Reply
    1. S. D. Keeling Post author

      Thanks, Beth! Yes, the stuffed whale coming to life was his idea. I taught him how to shape and edit his story, but it was definitely HIS story. Very different from what I would have come up with. And he didn’t always follow my suggestions. Just like a writer, huh? 😉

      Reply
  2. S.K. Jarkins

    Mean mommies of the world unite! It is a terrific story and I’m sure that both Davises will be published very soon!

    Reply
      1. Russell keeling

        Maybe you should have that bragging discussion with his Grandfather. I am so proud of my grandson and his mother that I have done a bit of bragging myself.

  3. Tierney James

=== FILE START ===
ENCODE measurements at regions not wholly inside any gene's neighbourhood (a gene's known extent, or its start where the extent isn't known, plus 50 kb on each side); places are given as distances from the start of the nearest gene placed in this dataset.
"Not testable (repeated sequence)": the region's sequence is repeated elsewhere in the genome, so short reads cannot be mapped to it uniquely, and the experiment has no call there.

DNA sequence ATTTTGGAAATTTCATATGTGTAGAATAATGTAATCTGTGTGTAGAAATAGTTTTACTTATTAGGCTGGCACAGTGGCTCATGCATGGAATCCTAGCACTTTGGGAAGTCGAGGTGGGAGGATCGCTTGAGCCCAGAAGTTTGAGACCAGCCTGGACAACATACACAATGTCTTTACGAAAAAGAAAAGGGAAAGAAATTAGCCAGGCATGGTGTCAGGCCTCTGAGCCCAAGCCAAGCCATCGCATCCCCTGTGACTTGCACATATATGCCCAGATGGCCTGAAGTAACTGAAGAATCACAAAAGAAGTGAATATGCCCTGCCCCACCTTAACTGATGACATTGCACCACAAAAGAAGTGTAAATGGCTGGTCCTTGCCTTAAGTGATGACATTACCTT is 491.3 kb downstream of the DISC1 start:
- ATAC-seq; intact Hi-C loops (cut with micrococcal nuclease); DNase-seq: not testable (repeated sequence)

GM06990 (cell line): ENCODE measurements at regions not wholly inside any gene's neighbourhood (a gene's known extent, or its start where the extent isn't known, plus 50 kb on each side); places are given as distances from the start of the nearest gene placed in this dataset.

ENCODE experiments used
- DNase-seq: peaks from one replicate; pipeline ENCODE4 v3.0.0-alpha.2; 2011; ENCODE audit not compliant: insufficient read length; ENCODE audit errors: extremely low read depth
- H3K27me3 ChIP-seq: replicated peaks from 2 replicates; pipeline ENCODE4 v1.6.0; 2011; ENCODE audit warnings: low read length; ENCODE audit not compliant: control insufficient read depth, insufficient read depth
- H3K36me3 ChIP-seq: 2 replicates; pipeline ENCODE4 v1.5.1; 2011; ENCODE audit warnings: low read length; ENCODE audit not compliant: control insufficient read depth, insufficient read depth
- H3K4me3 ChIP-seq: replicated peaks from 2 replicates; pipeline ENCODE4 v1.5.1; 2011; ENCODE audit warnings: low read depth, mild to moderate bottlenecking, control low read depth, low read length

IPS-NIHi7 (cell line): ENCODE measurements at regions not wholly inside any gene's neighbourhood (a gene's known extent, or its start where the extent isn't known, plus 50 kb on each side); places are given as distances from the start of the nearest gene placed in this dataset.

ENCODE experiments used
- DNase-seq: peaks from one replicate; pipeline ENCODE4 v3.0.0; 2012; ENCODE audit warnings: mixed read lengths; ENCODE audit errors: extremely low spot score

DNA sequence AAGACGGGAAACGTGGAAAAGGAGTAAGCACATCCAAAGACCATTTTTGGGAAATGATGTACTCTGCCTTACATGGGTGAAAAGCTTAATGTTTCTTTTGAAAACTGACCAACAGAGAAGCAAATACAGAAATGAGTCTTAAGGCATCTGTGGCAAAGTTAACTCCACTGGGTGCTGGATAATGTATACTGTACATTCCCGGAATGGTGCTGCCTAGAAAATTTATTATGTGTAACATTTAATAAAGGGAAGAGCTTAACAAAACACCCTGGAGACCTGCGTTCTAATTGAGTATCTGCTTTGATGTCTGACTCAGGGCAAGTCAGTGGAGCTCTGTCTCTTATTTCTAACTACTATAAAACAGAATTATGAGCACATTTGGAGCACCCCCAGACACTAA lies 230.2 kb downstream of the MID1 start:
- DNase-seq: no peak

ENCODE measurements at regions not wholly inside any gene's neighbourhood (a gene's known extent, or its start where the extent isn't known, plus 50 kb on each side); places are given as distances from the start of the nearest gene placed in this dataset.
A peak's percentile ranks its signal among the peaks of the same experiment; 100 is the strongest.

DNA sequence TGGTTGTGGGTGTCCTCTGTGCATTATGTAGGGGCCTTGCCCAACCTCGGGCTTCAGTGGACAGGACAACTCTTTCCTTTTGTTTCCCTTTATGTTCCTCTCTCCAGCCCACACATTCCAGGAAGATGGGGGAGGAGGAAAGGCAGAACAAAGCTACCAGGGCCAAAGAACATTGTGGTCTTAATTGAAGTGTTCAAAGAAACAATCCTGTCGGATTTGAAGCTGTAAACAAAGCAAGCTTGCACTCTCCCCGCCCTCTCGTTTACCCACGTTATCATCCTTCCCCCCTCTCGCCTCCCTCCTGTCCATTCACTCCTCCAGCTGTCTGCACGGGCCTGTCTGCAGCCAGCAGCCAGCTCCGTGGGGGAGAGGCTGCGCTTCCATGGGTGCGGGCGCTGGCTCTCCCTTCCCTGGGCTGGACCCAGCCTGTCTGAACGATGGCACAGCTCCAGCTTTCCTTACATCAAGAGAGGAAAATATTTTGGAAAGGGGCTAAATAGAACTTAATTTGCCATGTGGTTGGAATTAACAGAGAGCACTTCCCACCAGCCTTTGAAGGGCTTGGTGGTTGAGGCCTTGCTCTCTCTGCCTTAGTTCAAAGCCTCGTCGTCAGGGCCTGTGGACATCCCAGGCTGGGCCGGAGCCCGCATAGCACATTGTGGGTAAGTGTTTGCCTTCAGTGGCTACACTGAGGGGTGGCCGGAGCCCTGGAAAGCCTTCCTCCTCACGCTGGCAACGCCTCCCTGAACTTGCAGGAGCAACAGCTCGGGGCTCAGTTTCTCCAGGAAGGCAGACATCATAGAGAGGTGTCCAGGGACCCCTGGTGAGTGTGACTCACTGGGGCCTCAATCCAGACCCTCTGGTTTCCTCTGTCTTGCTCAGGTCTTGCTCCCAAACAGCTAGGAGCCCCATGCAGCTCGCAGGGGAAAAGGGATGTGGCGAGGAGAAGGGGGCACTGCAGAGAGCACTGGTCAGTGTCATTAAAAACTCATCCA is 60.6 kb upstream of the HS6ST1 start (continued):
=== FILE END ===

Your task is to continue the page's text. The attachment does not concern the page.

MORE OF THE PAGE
Sounds like you are an amazing teacher. I loved guiding my children through discovery. Your son will remember this forever. I hope and pray other parents follow your example.

    Reply
  4. Chuck Robertson

    All I can say is Yeah, you. A lot of us got started in writing later in life. It’s wonderful that your son is already writing.

    Reply
    1. S. D. Keeling Post author

      Who knows whether he’ll stick with it? But I want to make sure both my boys know how to write a good story. It will be up to them whether they do anything with that knowledge or not.

      Reply
  5. Shirley McCann

    Wow. I’m surprised he didn’t get bored at his age. You must have a knack for teaching, even though you didn’t like it as a profession. Maybe you need to rethink that?

    Reply
    1. S. D. Keeling Post author

      He did a little bit at a time over several months. Writing the story only took a few minutes, and even revising it didn’t take very long, but all the handwriting and illustrations took hours and hours.